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Poetry For All

Joanne Diaz and Abram Van Engen

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This podcast is for those who already love poetry and for those who know very little about it. In this podcast, we read a poem, discuss it, see what makes it tick, learn how it works, grow from it, and then read it one more time. Introducing our brand new Poetry For All website: https://poetryforallpod.com! Please visit the new website to learn more about our guests, search for thematic episodes (ranging from Black History Month to the season of autumn), and subscribe to our newsletter.
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In this episode, we read one of Victoria Chang’s moving poems from her collection OBIT, and discuss how the poem explores the interplay between life, death, grieving, and memory as the poet tries to process her mother’s passing. Thanks to Copper Canyon Press for granting us permission to read this poem, which was originally published in OBIT. Victo…
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This episode dives into the wonderful world of Gerard Manley Hopkins, the musicality of his language, and the vision he has of becoming what we already are. This poem illustrates the cover of Abram Van Engen's new book, Word Made Fresh. The book explores connections between poetry and faith, and it serves as an invitation to reading poetry of all k…
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In this episode, Lauren Camp joins us to read and discuss "Inner Planets," a poem that she wrote during her time as the astronomer in residence at Grand Canyon National Park. She describes her poetic process and the value of solitude in a place full of wonderment. To learn more about the Grand Canyon Astronomer in Residence program, click here. To …
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Our first live performance of the podcast, featuring Marilyn Nelson and a discussion or her amazing poem "How I Discovered Poetry." On January 31, we met at Calvin University for its January Series and spoke with Marilyn Nelson about poetry and her work for a live audience. For more on Marilyn Nelson, visit her website or The Poetry Foundation. Thi…
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In the first episode of 2024, we read one of the great poets of the past century, W.S. Merwin, and his address to the new year, considering his attentiveness, his style, and his wondrous mood and mode of contemplation and surprise. Picking up on the "radical hope" we discussed in Dimitrov's "Winter Solstice," we turn to Merwin's sense of what is un…
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In this episode, we read and discuss a poem that provides a powerful meditation on the longest night of the year. To learn more about Alex Dimitrov, please visit his website. Thanks to Copper Canyon Press for granting us permission to read this poem from Love and Other Poems. During our conversation, we briefly allude to "Love," Dimitrov's wonderfu…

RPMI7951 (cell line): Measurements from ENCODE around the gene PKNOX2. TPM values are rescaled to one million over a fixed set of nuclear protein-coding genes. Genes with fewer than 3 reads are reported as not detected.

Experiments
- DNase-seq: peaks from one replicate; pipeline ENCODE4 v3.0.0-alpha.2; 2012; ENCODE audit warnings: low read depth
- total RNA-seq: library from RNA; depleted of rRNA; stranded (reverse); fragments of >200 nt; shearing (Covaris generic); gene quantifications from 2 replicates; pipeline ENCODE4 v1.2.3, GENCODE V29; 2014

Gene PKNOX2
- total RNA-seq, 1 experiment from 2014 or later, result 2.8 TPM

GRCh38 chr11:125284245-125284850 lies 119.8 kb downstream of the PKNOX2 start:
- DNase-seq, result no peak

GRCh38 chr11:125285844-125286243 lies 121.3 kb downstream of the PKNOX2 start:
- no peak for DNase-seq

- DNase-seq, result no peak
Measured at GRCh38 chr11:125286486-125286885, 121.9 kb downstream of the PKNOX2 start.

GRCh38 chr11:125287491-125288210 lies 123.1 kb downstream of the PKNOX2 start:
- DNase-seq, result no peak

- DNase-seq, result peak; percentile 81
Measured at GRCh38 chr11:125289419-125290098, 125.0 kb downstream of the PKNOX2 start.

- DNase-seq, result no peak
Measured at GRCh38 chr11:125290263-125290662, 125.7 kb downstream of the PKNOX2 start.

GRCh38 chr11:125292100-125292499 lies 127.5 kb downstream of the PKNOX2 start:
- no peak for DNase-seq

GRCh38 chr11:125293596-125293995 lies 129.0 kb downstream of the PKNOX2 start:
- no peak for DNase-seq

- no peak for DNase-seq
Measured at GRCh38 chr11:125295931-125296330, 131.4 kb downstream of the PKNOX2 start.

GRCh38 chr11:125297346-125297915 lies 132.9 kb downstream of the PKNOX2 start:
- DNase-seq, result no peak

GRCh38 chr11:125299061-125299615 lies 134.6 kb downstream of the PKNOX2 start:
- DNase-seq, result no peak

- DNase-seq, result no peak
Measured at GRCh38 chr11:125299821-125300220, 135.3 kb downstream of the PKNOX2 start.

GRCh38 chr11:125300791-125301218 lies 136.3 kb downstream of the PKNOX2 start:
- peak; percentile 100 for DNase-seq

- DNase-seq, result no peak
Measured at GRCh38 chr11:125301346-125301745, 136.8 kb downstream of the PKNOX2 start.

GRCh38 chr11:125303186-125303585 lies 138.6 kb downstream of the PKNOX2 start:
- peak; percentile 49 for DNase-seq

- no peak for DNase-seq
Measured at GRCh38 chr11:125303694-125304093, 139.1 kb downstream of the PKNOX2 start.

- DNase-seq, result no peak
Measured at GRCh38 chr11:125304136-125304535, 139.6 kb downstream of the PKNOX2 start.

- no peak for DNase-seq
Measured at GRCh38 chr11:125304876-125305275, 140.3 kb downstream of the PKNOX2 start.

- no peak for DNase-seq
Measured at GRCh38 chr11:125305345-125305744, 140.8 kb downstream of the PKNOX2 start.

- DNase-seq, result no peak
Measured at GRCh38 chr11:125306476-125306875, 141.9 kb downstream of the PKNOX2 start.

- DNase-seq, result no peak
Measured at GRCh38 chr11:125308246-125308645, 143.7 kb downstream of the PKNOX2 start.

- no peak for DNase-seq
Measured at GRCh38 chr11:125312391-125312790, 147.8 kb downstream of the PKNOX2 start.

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In our discussion of "The Priest Questions the Lava," Katy describes the sentience of the natural world, her erasure of documentary texts, her interest in visual poetry, and the importance of poems that examine ethical and spiritual questions in an era of climate change. To see Katy's erasure, click on the Academy of American Poets Poem-a-Day featu…
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In episode 64, we talk about Shakespeare's sonnet 29, a poem about comparison and competition, leading the poet almost to despise himself before, by chance, he remembers his dear friend and is lifted by the deep joy of that relationship. We link our discussion to present-day concerns about social media, the Surgeon General's warning about an epidem…
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Poet and translator Haleh Liza Gafori joins us to closely read and discuss a poem by Jalāl al-Dīn Muḥammad Rūmī (1207-1273 CE), one of the greatest of all Sufi poets. We discuss the poetic constraints of the ghazal form, Rumi's encounters with the divine, and the significance of his friendship with Shams, a man who transformed his life and poetic p…
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What makes haiku "the perfect poetic form"? This episode reads three wonderful haiku by Kobayashi Issa and explores what makes them so moving and fun. We use the beautiful translations of award-winning poet Robert Haas in The Essential Haiku: Versions of Basho, Buson, and Issa. To see these haiku and others online, visit The Poetry Foundation here.…
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With her quality of attention and focus on vivid, specific images, Ada Limón brings us to a moment of surprising insight in "The Raincoat." "The Raincoat" appears in Ada Limón's book The Carrying by Milkweed Editions. Thank you to Milkweed Editions for permission to read the poem on this podcast. You can find the "The Raincoat" on the Poetry Founda…